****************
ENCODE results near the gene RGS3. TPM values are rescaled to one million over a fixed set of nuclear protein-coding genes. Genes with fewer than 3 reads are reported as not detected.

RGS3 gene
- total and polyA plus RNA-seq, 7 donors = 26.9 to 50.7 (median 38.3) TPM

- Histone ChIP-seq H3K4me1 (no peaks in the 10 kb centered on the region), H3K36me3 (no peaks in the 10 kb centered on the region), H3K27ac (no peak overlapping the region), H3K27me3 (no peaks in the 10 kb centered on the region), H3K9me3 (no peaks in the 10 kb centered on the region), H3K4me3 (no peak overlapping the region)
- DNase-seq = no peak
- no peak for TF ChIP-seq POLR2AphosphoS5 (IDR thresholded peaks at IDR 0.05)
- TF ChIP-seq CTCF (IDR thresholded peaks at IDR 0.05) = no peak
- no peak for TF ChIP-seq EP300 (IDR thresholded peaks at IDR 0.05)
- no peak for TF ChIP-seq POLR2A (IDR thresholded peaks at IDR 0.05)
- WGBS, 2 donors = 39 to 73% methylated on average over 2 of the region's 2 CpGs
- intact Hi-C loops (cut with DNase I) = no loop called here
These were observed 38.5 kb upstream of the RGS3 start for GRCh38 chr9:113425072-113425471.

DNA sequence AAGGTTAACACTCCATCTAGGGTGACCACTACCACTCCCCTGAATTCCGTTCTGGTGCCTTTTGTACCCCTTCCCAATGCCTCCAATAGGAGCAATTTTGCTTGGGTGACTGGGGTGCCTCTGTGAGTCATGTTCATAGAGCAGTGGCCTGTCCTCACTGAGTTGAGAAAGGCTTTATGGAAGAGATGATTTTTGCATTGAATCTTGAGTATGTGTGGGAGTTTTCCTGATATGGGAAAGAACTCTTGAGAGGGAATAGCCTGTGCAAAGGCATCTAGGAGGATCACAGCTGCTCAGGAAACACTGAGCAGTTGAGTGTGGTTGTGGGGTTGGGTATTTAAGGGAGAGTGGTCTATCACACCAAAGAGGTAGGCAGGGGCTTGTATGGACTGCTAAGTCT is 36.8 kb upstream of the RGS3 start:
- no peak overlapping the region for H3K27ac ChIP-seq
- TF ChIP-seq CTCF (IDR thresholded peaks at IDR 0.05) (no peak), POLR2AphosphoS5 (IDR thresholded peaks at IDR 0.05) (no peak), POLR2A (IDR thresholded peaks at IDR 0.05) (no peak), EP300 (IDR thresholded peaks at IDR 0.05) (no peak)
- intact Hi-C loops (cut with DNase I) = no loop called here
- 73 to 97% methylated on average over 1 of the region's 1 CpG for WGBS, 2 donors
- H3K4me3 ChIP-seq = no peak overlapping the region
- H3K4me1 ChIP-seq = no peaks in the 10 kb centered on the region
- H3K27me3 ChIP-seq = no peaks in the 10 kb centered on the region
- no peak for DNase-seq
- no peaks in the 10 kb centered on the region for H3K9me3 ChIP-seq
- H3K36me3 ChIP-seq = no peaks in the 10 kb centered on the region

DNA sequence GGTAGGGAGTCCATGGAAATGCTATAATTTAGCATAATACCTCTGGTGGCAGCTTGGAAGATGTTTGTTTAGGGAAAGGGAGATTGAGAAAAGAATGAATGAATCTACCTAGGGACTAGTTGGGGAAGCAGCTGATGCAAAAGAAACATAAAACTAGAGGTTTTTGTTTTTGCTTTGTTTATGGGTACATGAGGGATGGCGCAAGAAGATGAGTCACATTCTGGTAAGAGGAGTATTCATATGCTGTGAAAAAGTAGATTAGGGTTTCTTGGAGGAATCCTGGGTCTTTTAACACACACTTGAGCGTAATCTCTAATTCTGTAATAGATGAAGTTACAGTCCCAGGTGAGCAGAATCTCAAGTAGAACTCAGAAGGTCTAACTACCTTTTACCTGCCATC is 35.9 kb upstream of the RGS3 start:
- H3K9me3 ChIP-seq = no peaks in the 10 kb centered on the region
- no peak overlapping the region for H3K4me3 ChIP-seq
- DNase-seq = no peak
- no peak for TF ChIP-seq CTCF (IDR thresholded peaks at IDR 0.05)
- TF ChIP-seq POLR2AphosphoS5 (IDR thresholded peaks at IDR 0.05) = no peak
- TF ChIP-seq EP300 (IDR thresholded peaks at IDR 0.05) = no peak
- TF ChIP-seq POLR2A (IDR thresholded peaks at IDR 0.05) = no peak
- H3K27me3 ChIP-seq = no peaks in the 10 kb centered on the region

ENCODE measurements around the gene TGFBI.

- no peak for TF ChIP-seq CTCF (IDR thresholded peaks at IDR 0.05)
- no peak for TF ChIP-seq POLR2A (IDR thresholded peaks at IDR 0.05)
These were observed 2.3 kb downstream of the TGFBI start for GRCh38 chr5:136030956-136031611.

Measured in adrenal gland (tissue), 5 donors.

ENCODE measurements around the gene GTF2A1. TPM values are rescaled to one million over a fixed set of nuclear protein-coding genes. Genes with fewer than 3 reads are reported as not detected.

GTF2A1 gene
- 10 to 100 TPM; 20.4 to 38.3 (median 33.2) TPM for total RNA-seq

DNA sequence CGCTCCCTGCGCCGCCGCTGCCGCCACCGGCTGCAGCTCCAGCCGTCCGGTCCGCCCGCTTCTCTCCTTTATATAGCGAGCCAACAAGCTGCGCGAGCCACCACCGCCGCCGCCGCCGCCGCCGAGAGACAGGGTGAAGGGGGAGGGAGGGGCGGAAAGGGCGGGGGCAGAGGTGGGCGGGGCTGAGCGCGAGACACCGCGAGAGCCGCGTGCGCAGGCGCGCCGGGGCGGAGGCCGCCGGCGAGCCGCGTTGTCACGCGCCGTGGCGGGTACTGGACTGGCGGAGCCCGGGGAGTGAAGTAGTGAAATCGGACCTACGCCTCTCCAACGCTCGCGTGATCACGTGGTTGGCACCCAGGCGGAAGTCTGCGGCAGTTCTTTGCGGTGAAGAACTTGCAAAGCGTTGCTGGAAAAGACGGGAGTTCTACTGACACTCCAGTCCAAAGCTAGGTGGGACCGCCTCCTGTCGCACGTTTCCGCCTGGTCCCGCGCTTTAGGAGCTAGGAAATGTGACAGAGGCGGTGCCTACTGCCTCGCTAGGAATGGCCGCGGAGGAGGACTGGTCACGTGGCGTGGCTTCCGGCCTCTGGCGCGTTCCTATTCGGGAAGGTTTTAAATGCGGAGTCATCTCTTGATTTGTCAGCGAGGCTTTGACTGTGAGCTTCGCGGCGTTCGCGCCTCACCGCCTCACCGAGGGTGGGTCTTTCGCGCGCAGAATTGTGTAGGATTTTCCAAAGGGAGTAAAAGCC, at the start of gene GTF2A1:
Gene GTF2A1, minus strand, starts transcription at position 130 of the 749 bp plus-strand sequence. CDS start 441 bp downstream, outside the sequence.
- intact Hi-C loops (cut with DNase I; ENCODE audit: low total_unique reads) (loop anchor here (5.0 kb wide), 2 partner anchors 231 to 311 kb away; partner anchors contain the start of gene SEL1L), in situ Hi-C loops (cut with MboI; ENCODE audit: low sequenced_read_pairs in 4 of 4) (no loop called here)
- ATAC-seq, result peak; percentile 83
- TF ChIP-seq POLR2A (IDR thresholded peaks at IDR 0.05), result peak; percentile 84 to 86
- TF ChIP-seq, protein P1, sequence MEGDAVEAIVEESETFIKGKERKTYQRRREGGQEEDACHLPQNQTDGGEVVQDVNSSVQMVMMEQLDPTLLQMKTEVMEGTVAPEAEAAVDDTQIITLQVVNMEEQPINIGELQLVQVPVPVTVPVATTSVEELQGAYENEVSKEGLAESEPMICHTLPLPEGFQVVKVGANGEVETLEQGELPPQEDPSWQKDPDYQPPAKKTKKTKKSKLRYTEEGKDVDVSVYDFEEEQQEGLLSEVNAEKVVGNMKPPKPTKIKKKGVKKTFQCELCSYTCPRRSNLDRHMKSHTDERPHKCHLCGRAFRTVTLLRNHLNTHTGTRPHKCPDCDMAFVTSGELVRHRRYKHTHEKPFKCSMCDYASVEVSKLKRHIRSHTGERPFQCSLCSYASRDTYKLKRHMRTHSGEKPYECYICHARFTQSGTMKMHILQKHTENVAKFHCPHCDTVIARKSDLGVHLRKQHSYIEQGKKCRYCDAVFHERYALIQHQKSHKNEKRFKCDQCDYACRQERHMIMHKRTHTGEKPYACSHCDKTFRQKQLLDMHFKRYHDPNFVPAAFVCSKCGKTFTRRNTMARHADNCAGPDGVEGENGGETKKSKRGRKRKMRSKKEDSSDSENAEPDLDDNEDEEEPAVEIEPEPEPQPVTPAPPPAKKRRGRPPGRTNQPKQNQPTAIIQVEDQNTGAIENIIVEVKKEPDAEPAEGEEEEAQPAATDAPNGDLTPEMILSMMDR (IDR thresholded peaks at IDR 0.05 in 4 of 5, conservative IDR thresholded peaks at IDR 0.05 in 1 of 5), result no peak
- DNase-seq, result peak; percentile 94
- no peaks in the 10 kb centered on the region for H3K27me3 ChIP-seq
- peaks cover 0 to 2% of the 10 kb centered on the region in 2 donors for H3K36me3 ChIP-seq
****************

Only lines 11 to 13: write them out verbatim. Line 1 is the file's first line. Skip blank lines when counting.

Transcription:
- intact Hi-C loops (cut with DNase I) = no loop called here
These were observed 38.5 kb upstream of the RGS3 start for GRCh38 chr9:113425072-113425471.

DNA sequence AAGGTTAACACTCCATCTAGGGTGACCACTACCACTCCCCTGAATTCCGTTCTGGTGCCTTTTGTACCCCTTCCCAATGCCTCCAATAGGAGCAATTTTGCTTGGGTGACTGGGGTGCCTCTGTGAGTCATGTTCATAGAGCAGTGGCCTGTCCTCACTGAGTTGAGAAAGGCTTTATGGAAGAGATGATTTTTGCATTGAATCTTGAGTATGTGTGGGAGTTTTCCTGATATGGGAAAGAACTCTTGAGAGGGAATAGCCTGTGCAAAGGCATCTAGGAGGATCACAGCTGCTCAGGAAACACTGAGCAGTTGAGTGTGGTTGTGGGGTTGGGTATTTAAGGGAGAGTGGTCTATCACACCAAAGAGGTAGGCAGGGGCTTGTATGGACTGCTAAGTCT is 36.8 kb upstream of the RGS3 start: